The long-term goal of this research is to elucidate the detailed mechanistic basis for ligand binding and release by the low-density lipoprotein receptor (LDLR), and to understand signal transduction by structurally related proteins of the LDLR family. The LDLR is the primary mechanism for uptake of cholesterol carrying particles into cells; the genetic disease familial hypercholesterolemia (FH), which affects about 1 in 500 persons worldwide, results from loss-of-function mutations in the LDLR gene. The LDLR also serves as a prototype for a versatile family of cell-surface receptors that participate in a diverse range of biological processes, including lipoprotein uptake, brain development, and Wnt signal transduction. These proteins combine several types of structural units in similar arrangements, such that groups of cysteine rich LDL-A modules precede regions with clusters of epidermal growth factor-like (EGF) modules and B-propeller domains containing conserved YWTD motifs. Each receptor then terminates with a transmembrane segment and a cytoplasmic tail of variable length. Although these receptors carry out a variety of crucial biological functions, the basis for ligand recognition by the ligand binding, LDL-A modules of the LDLR and related receptors remains poorly understood. In addition, the mechanism by which the LDLR releases ligands in the acidic milieu of the endosome, a process intrinsic to the purified receptor and mediated by the EGF-like modules and the YWTD domain, is also unknown. During the next period of grant support we will address these unanswered questions in lipoprotein receptor biochemistry by pursuing the following specific aims: 1. Determine how the ligand-binding modules of the LDL receptor recognize apolipoprotein E (apoE)-containing ligands. 2. Elucidate the mechanism of ligand release by the LDLR at low pH.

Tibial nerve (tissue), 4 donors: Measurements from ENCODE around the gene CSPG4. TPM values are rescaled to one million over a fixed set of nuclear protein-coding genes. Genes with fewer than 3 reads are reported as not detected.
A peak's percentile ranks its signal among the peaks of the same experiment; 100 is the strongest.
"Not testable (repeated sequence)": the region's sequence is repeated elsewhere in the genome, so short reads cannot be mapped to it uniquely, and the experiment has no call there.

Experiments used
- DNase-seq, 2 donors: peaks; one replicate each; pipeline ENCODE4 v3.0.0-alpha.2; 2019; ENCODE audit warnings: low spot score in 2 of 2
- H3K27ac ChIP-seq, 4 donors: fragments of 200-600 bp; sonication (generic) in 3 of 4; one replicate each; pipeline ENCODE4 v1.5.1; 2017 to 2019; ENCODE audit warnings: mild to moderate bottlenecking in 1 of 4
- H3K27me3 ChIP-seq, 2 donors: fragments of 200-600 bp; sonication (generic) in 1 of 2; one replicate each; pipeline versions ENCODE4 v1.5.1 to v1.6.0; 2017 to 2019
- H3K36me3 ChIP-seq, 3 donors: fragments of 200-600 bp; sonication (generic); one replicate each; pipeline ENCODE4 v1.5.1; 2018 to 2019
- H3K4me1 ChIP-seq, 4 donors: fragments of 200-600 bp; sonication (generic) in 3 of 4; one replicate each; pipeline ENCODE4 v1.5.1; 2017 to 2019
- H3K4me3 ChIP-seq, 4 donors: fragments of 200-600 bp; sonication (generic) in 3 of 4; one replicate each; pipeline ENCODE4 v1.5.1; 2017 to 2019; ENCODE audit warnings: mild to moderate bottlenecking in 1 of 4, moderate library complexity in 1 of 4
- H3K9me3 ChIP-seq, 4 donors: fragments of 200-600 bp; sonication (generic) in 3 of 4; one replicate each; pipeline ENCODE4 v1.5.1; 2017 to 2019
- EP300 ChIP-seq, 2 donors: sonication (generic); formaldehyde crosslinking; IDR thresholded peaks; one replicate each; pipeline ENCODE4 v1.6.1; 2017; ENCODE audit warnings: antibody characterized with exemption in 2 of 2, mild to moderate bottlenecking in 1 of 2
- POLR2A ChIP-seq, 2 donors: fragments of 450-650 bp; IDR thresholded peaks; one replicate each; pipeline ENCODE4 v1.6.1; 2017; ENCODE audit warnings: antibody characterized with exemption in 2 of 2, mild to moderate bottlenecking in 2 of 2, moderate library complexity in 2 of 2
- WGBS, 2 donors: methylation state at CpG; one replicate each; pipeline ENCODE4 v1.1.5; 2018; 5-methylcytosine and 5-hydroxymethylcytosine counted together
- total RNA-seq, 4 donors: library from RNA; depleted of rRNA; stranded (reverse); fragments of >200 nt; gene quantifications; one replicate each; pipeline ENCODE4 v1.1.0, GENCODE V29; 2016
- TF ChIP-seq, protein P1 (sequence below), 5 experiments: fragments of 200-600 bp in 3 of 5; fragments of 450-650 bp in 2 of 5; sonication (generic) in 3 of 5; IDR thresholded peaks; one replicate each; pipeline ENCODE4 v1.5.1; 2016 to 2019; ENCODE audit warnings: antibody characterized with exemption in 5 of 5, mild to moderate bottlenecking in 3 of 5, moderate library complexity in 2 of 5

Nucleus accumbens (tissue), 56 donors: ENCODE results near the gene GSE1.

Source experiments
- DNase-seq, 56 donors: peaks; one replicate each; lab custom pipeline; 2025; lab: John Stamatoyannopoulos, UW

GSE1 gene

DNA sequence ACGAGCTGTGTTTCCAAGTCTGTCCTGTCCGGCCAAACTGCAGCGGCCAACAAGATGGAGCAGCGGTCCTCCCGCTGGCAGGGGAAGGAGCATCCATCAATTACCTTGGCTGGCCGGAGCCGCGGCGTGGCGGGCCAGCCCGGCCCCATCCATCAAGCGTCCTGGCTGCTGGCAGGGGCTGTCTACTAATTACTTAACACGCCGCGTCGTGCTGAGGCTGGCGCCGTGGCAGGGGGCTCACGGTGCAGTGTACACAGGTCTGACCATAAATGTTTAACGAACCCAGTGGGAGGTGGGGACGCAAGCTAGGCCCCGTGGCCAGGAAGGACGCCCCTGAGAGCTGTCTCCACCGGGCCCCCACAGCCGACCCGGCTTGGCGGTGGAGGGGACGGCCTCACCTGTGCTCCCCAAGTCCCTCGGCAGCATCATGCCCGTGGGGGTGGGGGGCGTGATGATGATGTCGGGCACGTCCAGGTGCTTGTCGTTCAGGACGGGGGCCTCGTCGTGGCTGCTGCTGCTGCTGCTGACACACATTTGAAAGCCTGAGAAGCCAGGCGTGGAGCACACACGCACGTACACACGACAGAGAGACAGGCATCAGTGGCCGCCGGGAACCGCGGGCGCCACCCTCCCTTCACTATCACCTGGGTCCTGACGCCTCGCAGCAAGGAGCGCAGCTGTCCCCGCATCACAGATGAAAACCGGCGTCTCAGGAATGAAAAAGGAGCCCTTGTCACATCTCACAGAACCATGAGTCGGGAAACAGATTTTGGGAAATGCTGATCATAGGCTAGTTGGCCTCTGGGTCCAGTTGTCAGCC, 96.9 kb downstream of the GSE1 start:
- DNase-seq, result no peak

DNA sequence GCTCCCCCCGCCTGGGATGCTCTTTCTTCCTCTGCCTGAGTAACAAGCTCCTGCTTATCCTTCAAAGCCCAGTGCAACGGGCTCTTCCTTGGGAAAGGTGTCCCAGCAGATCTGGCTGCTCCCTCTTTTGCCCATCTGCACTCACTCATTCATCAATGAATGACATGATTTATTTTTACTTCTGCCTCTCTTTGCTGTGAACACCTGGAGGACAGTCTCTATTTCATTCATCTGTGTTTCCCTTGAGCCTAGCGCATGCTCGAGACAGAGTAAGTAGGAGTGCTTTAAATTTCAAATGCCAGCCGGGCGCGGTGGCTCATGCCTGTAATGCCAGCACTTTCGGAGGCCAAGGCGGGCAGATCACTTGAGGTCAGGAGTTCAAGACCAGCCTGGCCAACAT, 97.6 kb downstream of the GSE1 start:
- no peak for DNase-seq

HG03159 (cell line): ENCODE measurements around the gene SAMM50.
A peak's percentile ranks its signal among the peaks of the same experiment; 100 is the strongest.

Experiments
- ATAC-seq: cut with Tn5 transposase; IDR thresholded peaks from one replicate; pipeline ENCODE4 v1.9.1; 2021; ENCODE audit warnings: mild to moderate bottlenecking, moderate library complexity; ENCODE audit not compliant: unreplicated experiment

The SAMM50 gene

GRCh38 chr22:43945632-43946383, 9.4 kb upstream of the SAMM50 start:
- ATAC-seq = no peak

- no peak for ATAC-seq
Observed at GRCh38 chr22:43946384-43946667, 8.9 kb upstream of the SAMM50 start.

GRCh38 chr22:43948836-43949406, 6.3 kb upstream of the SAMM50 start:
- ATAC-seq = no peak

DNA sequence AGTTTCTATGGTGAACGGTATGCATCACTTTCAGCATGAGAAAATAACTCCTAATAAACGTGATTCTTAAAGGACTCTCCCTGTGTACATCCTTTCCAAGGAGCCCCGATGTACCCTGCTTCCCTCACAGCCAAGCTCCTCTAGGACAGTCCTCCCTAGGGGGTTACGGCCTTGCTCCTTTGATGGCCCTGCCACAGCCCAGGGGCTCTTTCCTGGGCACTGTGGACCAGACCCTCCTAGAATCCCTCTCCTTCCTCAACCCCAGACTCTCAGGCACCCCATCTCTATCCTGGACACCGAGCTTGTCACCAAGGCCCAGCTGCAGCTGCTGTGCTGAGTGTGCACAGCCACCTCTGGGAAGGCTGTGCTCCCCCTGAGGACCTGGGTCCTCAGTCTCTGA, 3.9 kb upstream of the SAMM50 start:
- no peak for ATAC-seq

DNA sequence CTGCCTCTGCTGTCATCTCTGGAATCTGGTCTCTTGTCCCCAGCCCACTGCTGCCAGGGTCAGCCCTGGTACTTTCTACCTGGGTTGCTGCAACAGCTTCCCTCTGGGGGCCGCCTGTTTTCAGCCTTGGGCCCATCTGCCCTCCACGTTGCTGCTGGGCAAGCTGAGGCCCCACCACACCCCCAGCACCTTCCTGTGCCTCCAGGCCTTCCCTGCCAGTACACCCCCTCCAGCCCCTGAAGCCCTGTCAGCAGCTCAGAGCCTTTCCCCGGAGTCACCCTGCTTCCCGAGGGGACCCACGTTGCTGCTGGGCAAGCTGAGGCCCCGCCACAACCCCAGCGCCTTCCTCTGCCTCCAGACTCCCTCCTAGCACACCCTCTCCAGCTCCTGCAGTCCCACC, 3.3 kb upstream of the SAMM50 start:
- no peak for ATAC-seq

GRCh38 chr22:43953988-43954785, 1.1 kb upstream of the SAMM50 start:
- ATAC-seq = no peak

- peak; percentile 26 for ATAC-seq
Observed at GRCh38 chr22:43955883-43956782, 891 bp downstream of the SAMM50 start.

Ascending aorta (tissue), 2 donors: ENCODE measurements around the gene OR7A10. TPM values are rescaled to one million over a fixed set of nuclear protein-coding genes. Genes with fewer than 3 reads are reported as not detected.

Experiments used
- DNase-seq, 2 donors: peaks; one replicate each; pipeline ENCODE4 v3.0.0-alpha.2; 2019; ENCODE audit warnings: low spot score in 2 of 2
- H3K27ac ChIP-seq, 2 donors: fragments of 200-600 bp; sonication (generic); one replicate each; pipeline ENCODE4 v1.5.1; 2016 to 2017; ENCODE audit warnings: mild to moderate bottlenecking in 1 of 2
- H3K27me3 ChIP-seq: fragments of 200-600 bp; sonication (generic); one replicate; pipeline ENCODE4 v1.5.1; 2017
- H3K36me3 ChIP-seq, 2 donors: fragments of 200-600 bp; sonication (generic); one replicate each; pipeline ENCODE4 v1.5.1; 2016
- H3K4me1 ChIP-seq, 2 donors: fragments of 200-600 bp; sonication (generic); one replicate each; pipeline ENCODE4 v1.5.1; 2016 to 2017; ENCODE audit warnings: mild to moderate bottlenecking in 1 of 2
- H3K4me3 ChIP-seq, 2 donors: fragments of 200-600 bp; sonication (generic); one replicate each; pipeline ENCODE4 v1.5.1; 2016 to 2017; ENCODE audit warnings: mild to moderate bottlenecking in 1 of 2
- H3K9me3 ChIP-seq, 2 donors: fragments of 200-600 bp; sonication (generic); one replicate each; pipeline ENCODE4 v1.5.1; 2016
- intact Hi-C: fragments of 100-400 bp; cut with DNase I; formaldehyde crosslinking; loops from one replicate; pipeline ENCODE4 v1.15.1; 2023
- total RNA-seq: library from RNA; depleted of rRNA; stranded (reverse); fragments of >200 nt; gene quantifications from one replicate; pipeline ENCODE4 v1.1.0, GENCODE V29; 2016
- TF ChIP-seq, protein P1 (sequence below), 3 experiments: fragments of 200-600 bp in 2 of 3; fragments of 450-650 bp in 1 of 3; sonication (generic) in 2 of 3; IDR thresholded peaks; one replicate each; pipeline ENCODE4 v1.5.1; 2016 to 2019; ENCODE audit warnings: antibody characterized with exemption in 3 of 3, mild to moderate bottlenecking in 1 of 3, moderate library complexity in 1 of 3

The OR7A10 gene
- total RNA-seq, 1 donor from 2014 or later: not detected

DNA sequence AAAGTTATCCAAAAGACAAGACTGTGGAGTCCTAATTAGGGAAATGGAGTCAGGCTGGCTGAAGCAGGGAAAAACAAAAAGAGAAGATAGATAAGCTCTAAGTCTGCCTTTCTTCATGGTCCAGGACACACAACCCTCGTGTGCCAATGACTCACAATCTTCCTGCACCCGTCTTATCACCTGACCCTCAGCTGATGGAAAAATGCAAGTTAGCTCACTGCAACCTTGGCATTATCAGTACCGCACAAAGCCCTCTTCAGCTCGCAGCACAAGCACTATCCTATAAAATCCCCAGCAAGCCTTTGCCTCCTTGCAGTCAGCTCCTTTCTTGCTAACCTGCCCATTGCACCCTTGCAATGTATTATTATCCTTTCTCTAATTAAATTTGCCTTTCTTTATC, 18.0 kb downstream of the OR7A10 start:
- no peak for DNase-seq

National Institute of Health (NIH)
National Heart, Lung, and Blood Institute (NHLBI)
Research Project (R01)
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Physical Biochemistry Study Section (PB)
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Applebaum-Bowden, Deborah
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Brigham and Women's Hospital
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Estrada, Kristine; Fisher, Carl; Blacklow, Stephen C (2008) Unfolding of the RAP-D3 helical bundle facilitates dissociation of RAP-receptor complexes. Biochemistry 47:1532-9
Koduri, Vidyasagar; Blacklow, Stephen C (2007) Requirement for natively unstructured regions of mesoderm development candidate 2 in promoting low-density lipoprotein receptor-related protein 6 maturation. Biochemistry 46:6570-7
Blacklow, Stephen C (2007) Versatility in ligand recognition by LDL receptor family proteins: advances and frontiers. Curr Opin Struct Biol 17:419-26
Lee, Donghan; Walsh, Joseph D; Mikhailenko, Irina et al. (2006) RAP uses a histidine switch to regulate its interaction with LRP in the ER and Golgi. Mol Cell 22:423-30
Fisher, Carl; Beglova, Natalia; Blacklow, Stephen C (2006) Structure of an LDLR-RAP complex reveals a general mode for ligand recognition by lipoprotein receptors. Mol Cell 22:277-83
Abdul-Aziz, Dunia; Fisher, Carl; Beglova, Natalia et al. (2005) Folding and binding integrity of variants of a prototype ligand-binding module from the LDL receptor possessing multiple alanine substitutions. Biochemistry 44:5075-85
Jeon, Hyesung; Blacklow, Stephen C (2005) Structure and physiologic function of the low-density lipoprotein receptor. Annu Rev Biochem 74:535-62
Stolt, Peggy C; Chen, Ying; Liu, Pingsheng et al. (2005) Phosphoinositide binding by the disabled-1 PTB domain is necessary for membrane localization and Reelin signal transduction. J Biol Chem 280:9671-7
Beglova, Natalia; Jeon, Hyesung; Fisher, Carl et al. (2004) Cooperation between fixed and low pH-inducible interfaces controls lipoprotein release by the LDL receptor. Mol Cell 16:281-92
Boswell, Emma J; Jeon, Hyesung; Blacklow, Stephen C et al. (2004) Global defects in the expression and function of the low density lipoprotein receptor (LDLR) associated with two familial hypercholesterolemia mutations resulting in misfolding of the LDLR epidermal growth factor-AB pair. J Biol Chem 279:30611-21

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